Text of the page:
LIFE Sorry, we’re out of time
I flipped through the morning television shows this week and I didn’t know who any of their “famous” guests were. Obviously, I am not watching enough TV.
“Here’s what’shis-name, the star of that new hit show on our network! So everyone wants to know: When’s the baby due?” I have never seen the new hit show, so I didn’t know who the star was, much less with whom he was having a baby.
The last time I’d watched a morning show, the featured guest was the person who’d been kicked off “Survivor” the night before. Wow! Lucky that the guy could squeeze in a TV appearance with his tight media schedule. Who are they going to have on tomorrow? Somebody who didn’t win the Powerball? Whoa. Move over George Clooney and Brad Pitt.
The reason I bring this up is that I was watching a news show the other day and they were interviewing a well-known politician. The host said, “We’re running out of time, so can you tell me in 10 seconds what you would do about the economic crisis?”
They’re running out of time? They are on the air 24/7. All they have is time. They have time for “Survivor” losers and network stars and “how to grill a banana at your next barbecue” and “where is Matt Lauer” and “what did Britney Spears have for breakfast,” but for important people with important things to say, they have no time?
For anyone on television to say “we’ve only got 10 seconds” is like the ocean saying “I’ve only got 10 gallons.”
What’s the rush? They can’t wait 10 more seconds to run the next commercial? The funny thing is, I’m starting to hear the “we’ve only got a few seconds” line on NPR. What’s their excuse? They don’t even run commercials.
When I watch the award shows, the stars can barely say “I’d like to thank the Academy” before the orchestra chases them off the stage. Again, what’s the rush? Yes, every now and then, the guy who wins “Best Unseen Short Film Financed by Their Parents” drones on too long. But I wouldn’t mind listening to Jack Nicholson for 10 or 15 minutes. So what’s their solution? Cut out the good with the bad. How’s that working out? Oh yeah: The Oscar telecast’s ratings go down every year. Soon they’ll be lucky to be on a low-rated cable channel in the middle of the night competing against “Set It and Forget It” infomercials. Wouldn’t it be smarter to stop giving awards for things no one cares about and give more time to the things they do?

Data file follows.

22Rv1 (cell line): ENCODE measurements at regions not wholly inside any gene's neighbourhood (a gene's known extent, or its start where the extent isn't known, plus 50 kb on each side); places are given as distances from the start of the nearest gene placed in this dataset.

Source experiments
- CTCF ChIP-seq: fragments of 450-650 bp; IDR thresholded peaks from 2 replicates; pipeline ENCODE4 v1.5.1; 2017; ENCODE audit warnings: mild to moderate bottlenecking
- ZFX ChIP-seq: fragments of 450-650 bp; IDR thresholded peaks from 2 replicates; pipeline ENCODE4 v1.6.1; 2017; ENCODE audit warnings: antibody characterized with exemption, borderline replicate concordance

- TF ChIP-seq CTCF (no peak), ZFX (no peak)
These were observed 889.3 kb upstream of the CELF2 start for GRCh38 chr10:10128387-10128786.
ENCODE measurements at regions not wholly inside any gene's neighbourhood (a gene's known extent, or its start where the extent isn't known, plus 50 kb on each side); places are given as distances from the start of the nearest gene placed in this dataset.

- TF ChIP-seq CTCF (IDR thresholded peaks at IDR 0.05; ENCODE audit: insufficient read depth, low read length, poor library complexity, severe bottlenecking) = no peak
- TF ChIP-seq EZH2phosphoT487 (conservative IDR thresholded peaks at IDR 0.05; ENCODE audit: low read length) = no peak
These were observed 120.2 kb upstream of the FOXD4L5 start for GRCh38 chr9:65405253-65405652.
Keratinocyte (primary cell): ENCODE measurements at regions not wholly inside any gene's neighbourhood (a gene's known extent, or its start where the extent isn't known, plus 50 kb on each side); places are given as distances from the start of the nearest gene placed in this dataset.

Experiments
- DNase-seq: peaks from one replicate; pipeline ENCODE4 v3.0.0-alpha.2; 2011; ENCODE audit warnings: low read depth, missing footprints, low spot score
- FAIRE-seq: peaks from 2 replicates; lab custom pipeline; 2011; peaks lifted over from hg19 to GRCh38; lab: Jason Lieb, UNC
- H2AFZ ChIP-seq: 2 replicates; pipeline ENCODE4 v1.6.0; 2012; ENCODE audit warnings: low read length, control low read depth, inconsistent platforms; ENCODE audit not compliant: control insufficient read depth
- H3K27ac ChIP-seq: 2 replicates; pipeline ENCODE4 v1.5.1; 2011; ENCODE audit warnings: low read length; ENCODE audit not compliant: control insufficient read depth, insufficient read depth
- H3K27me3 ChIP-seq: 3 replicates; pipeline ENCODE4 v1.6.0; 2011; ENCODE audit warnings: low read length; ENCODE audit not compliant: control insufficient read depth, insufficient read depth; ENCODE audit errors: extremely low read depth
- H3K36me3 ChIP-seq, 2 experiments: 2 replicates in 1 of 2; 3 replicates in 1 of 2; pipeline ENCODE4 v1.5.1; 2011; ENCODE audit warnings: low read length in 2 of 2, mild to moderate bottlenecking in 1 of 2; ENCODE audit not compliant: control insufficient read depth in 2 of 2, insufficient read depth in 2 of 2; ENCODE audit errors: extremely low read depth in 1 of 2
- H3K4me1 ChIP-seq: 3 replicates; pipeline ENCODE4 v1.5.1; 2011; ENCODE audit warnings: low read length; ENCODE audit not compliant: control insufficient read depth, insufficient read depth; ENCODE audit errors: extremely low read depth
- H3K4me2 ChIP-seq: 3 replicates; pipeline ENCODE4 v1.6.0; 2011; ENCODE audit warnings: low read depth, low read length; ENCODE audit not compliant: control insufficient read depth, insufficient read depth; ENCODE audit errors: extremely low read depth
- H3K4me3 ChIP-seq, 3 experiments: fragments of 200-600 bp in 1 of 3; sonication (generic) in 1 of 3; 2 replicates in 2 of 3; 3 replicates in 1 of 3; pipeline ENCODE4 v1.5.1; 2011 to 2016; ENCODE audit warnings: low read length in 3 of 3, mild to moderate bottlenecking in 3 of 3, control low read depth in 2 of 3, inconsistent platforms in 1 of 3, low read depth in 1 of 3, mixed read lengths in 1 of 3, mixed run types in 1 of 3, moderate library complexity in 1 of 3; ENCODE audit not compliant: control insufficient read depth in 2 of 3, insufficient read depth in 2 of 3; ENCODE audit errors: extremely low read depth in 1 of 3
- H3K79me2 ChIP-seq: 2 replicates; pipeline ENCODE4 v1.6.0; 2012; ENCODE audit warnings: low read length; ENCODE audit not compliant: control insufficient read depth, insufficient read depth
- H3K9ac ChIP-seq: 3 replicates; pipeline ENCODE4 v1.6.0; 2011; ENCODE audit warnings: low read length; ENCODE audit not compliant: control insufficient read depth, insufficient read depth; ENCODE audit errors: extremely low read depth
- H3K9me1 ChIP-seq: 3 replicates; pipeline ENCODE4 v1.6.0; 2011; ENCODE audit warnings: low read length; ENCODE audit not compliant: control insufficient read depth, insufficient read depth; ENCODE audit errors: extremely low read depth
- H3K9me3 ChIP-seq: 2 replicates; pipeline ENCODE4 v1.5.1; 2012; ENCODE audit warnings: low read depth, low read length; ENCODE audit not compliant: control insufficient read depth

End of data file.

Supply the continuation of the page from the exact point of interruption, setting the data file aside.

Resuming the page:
Sometimes I think people want to hurry things along just for the sake of hurrying things along. It’s not just TV; it’s our lives. There are people who stop at a fast-food place every morning on their way to work to pick up a cup of coffee and a quick breakfast. Because it’s fast. Very, very fast. They haven’t got a second to waste. They’re in a hurry to get back into bumper-to-bumper traffic. I know, because I was one of those people.
Then one morning, I made my own coffee, fried an egg and toasted some bread. I got to the office three minutes faster than I did the day before, because I didn’t have to wait in line at the fast-food place. The next morning, I had cereal with my coffee. I was five minutes early. The next morning I made blueberry pancakes with sausage on the side. I was 15 minutes late. Big deal, I’ll stay at my desk 15 minutes longer. But my boss said, “You can’t do that. It’s not like we have all day.”
I said, “How long did you work in television?”
Contact Jim Mullen at firstname.lastname@example.org.
Sometimes I think people want to hurry things along just for the sake of hurrying things along. It’s not just TV; it’s our lives.